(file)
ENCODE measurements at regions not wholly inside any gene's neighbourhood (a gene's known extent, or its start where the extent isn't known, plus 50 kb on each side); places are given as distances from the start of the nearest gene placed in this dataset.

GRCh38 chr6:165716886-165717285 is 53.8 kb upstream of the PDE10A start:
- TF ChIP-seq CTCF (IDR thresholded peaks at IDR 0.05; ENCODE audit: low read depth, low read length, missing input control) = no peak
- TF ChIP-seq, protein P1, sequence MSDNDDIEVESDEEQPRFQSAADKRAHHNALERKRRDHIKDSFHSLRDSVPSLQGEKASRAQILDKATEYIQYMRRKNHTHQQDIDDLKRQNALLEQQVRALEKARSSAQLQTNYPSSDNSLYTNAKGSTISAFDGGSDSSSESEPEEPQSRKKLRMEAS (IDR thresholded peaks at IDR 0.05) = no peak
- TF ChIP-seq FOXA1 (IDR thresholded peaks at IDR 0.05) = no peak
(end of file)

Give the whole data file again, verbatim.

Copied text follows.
ENCODE measurements at regions not wholly inside any gene's neighbourhood (a gene's known extent, or its start where the extent isn't known, plus 50 kb on each side); places are given as distances from the start of the nearest gene placed in this dataset.

GRCh38 chr6:165716886-165717285 is 53.8 kb upstream of the PDE10A start:
- TF ChIP-seq CTCF (IDR thresholded peaks at IDR 0.05; ENCODE audit: low read depth, low read length, missing input control) = no peak
- TF ChIP-seq, protein P1, sequence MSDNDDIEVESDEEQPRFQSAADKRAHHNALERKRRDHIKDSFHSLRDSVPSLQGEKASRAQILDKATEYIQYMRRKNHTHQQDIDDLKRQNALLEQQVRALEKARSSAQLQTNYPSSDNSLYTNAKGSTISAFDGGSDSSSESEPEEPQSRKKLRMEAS (IDR thresholded peaks at IDR 0.05) = no peak
- TF ChIP-seq FOXA1 (IDR thresholded peaks at IDR 0.05) = no peak